I took shots using the flash's modelling light and with flash and compared those to the Starlite. The camera was set to RAW and auto white balance was set after.  The light was set at a distance of one meter for the doll photos and two meters for the perfume shot.

The thumbnails here are white balance adjusted. Click on each one to view the large unadjusted files.

Notice how the flash in each of the three scenes is quite harsh, even though a softbox has been used. There's a lot to be said from using continuous light for a more natural looking illumination. The size of the Octodome no doubt helps it but what's really interesting is the very even light that's lovely and soft. This is most noticeable on the perfume bottle. The light is very even in tone from edge to edge.

The Elinchrom Dlite 4 using modelling light as light source The Elinchrom Dlite 4 using flash as light source The Starlite OctoDome as light source
Elinchrom D-Lite 4 modelling light - 1/13sec at f/4 Elinchrom D-Lite 4 flash  - 1/60sec at f/22 Starlite OctoDome - 1/60sec at f/4
The Elinchrom Dlite 4 using modelling light as light source The Elinchrom Dlite 4 using flash as light source The Starlite OctoDome as light source
Elinchrom D-Lite 4 modelling light - 1/13sec at f/4 Elinchrom D-Lite 4 flash  - 1/60sec at f/22 Starlite OctoDome - 1/40sec at f/4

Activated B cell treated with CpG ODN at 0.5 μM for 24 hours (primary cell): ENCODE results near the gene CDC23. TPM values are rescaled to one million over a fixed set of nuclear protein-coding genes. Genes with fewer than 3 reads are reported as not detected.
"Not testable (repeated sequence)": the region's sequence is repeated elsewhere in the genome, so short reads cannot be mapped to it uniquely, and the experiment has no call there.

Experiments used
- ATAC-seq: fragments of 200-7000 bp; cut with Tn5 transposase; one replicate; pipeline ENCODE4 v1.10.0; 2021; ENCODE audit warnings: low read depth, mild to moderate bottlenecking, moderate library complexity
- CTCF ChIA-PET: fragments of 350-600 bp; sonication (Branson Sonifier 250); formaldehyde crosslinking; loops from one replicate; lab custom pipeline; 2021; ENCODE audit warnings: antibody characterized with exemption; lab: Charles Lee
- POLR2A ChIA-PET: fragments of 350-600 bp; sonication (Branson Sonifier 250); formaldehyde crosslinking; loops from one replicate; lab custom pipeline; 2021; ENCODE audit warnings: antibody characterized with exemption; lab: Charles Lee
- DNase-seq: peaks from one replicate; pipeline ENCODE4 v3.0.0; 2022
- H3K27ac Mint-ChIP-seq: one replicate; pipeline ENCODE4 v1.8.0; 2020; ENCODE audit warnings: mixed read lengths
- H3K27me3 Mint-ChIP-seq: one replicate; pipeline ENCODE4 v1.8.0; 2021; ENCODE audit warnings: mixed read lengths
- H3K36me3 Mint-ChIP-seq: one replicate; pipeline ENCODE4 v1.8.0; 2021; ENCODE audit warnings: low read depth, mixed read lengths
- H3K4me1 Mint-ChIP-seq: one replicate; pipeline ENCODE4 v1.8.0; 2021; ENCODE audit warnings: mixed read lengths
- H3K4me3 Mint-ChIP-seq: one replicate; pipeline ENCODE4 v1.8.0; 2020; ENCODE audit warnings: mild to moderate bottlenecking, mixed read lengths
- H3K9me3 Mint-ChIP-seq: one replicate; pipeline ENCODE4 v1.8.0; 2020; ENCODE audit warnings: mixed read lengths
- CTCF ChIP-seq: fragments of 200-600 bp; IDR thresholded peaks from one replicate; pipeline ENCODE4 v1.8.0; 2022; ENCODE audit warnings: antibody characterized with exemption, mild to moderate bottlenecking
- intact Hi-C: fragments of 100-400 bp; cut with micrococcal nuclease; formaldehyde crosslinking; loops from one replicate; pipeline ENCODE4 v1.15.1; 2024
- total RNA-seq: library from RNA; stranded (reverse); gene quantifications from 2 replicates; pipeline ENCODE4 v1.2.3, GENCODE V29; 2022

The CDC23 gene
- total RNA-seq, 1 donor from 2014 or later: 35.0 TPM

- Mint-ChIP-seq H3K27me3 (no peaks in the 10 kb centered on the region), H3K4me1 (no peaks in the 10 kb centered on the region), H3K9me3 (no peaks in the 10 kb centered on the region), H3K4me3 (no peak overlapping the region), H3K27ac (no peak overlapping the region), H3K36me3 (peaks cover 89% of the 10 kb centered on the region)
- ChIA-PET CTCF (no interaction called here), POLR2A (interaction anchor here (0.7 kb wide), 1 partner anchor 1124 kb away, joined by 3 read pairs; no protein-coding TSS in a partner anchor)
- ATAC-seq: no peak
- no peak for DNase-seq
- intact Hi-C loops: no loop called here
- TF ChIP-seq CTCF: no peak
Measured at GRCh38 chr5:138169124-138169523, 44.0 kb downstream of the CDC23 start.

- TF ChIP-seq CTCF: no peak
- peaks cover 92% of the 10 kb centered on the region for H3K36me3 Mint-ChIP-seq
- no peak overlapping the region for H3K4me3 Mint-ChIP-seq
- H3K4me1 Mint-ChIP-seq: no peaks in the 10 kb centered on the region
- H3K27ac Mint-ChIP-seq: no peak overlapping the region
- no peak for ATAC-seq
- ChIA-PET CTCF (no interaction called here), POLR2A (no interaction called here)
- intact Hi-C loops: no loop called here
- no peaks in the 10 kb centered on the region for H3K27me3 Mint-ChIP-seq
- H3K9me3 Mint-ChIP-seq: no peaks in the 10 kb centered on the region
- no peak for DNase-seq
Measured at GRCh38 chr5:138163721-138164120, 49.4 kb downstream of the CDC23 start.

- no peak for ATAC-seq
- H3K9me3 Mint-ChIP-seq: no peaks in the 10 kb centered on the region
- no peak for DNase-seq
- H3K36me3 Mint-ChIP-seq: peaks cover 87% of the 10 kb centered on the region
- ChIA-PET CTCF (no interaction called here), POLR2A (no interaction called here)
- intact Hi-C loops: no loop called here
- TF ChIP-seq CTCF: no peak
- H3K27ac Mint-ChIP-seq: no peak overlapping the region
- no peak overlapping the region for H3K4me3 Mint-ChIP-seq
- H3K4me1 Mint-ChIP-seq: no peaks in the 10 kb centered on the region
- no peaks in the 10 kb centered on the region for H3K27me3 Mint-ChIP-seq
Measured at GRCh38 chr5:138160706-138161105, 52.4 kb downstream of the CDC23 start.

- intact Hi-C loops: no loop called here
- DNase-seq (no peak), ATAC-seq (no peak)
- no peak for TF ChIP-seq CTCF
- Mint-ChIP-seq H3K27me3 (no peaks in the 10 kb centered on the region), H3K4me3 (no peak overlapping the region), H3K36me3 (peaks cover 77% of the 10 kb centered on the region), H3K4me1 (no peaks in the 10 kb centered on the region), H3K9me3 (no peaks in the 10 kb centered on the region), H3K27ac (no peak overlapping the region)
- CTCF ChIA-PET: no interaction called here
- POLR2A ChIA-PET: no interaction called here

The Elinchrom Dlite 4 using modelling light as light source   The Elinchrom Dlite 4 using modelling light as light source
Elinchrom D-Lite 4 modelling light - 1/6sec at f/4   Elinchrom D-Lite 4 flash - 1/60sec at f/22
The Elinchrom Dlite 4 using modelling light as light source    
Starlite OctoDome - 1/15sec at f/4    

Photoflex Starlite OctoDome Kit: Verdict
I really like the compact size and solid feel, although I'd like an option to be able to keep the bulb attached and feel there should be some form of protector cap option. Then you could leave it set up in the studio without the risk of it being knocked and damaged.

Light output is very good, especially with the OctoDome attached, but it's versatile enough with the grid attachment and bare light to give a range of light qualities.

A useful addition to a DLSR kit if you're starting to use video. It's even a great option for stills although it's really expensive, especially if you already have some studio flash kit. 

Photoflex Starlite OctoDome Kit: Pros
Good build quality
Low heat
Great light output
Quick to set up and take down

Photoflex Starlite OctoDome Kit: Cons


For more information please visit the Cirrolite website.